* Fed expected to announce decision at 2 p.m. ET (1900 GMT)
* Turkey central bank rate hike impact faded
* Prices supported by expectations for low short-term rates
By Sam Forgione
NEW YORK, Jan 29 (Reuters) - U.S. Treasuries prices rose on Wednesday on expectations that a further pullback in the U.S. Federal Reserve's bond-buying would cause more pain for emerging market assets, leading investors to favor safe-haven bonds.
The impact of Turkey's interest rate hike during a midnight policy meeting to defend its battered lira currency quickly faded as traders sold riskier emerging market assets and bought Treasuries ahead of the Fed's decision, due at 2 p.m. ET.
"As they taper, they're taking away the punchbowl, and that affects risky assets," said Kathy Jones, fixed income strategist at Charles Schwab in New York. "People go to Treasuries when the world is in this sort of turmoil."
At its two-day policy meeting that began Tuesday, the Fed is considering whether to further scale back its bond-purchase program, which is aimed at holding down long-term borrowing costs to help the economy. The low interest rates have fueled demand for riskier, higher-yielding assets.
In December, the Fed reduced its monthly purchases of Treasuries and mortgage-backed securities by $10 billion to $75 billion. Some analysts expect the Fed will cut purchases by another $10 billion this week.
Treasury prices also rose despite incoming supply. The U.S. Treasury Department debuted $15 billion in two-year floating rate notes on Wednesday, and will sell $35 billion in five-year notes and $29 billion in seven-year debt on Thursday.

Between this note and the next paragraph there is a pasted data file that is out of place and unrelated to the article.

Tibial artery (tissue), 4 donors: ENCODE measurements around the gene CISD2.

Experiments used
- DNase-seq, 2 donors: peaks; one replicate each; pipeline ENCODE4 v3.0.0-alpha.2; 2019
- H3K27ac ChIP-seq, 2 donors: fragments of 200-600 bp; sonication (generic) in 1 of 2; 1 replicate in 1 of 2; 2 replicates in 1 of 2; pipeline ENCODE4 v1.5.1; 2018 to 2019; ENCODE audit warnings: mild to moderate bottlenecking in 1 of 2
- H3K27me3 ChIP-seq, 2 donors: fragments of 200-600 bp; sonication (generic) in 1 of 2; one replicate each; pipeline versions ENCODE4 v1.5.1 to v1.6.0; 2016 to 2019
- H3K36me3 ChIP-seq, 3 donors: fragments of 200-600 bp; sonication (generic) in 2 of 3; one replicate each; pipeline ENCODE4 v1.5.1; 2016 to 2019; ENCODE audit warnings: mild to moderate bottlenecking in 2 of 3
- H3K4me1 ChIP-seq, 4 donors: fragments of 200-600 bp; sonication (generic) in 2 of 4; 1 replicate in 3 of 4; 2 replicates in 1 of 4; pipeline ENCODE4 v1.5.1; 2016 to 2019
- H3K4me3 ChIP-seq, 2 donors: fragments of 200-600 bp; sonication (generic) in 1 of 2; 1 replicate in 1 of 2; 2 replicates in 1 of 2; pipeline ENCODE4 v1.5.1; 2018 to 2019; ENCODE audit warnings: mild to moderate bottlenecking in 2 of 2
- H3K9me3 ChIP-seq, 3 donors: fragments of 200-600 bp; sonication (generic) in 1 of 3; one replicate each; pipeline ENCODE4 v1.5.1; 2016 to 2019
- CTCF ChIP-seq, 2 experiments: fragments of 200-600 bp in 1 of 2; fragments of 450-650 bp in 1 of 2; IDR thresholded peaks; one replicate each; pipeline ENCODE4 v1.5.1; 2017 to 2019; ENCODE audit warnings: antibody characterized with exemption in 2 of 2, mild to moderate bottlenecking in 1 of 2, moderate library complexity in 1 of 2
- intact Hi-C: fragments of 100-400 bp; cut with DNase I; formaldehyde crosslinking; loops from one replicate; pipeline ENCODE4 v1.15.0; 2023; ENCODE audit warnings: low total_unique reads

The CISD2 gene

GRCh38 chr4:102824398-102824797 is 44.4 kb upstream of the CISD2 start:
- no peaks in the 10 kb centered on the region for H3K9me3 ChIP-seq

Benchmark 10-year Treasury notes were last up 9/32 in price to yield 2.715 percent, up in price from a yield of 2.748 percent late on Tuesday. Bond yields move inversely to their prices.
While the Fed is expected to further trim its monthly asset purchases, expectations that the Fed will keep short-term interest rates low also reinforced the gains in Treasuries.
"Since data has been weaker than expected, the Fed will remain dovish and keep the Fed funds rate low, which has supported Treasury prices today," said Tanweer Akram, senior economist at ING U.S. Investment Management in Atlanta.
The Commerce Department reported on Tuesday that orders for long-lasting U.S. manufactured goods fell by 4.3 percent in December.
The Fed has kept the Federal funds rate, its benchmark short-term borrowing rate, at 0 to 0.25 percent since late 2008 to help the economy recover from recession, and it has promised to keep it there for a while longer, probably until 2015.
On Wall Street, the three major stock indexes dipped, with the benchmark Standard & Poor's 500 stock index falling 0.38 percent.